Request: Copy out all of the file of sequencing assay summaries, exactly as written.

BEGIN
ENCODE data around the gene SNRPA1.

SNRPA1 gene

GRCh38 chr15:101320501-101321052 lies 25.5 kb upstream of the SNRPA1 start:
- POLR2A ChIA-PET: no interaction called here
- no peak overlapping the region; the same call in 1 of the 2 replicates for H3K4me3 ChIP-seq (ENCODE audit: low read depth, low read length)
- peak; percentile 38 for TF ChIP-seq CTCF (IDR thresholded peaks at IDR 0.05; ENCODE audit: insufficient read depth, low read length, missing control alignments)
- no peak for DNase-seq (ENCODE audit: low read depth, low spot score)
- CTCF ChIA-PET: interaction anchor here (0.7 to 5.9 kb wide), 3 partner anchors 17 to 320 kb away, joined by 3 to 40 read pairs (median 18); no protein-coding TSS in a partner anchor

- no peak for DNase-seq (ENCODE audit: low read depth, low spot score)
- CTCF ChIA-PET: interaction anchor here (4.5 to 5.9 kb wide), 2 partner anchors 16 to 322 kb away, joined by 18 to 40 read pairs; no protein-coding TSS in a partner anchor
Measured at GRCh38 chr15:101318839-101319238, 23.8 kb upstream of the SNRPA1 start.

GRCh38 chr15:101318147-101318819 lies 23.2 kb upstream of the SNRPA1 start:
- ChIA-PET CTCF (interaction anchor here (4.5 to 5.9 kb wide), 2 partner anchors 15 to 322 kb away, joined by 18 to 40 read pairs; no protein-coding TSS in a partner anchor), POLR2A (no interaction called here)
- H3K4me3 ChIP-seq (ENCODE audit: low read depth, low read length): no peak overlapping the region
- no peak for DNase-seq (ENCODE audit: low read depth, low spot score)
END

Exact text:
ENCODE data around the gene SNRPA1.

SNRPA1 gene

GRCh38 chr15:101320501-101321052 lies 25.5 kb upstream of the SNRPA1 start:
- POLR2A ChIA-PET: no interaction called here
- no peak overlapping the region; the same call in 1 of the 2 replicates for H3K4me3 ChIP-seq (ENCODE audit: low read depth, low read length)
- peak; percentile 38 for TF ChIP-seq CTCF (IDR thresholded peaks at IDR 0.05; ENCODE audit: insufficient read depth, low read length, missing control alignments)
- no peak for DNase-seq (ENCODE audit: low read depth, low spot score)
- CTCF ChIA-PET: interaction anchor here (0.7 to 5.9 kb wide), 3 partner anchors 17 to 320 kb away, joined by 3 to 40 read pairs (median 18); no protein-coding TSS in a partner anchor

- no peak for DNase-seq (ENCODE audit: low read depth, low spot score)
- CTCF ChIA-PET: interaction anchor here (4.5 to 5.9 kb wide), 2 partner anchors 16 to 322 kb away, joined by 18 to 40 read pairs; no protein-coding TSS in a partner anchor
Measured at GRCh38 chr15:101318839-101319238, 23.8 kb upstream of the SNRPA1 start.

GRCh38 chr15:101318147-101318819 lies 23.2 kb upstream of the SNRPA1 start:
- ChIA-PET CTCF (interaction anchor here (4.5 to 5.9 kb wide), 2 partner anchors 15 to 322 kb away, joined by 18 to 40 read pairs; no protein-coding TSS in a partner anchor), POLR2A (no interaction called here)
- H3K4me3 ChIP-seq (ENCODE audit: low read depth, low read length): no peak overlapping the region
- no peak for DNase-seq (ENCODE audit: low read depth, low spot score)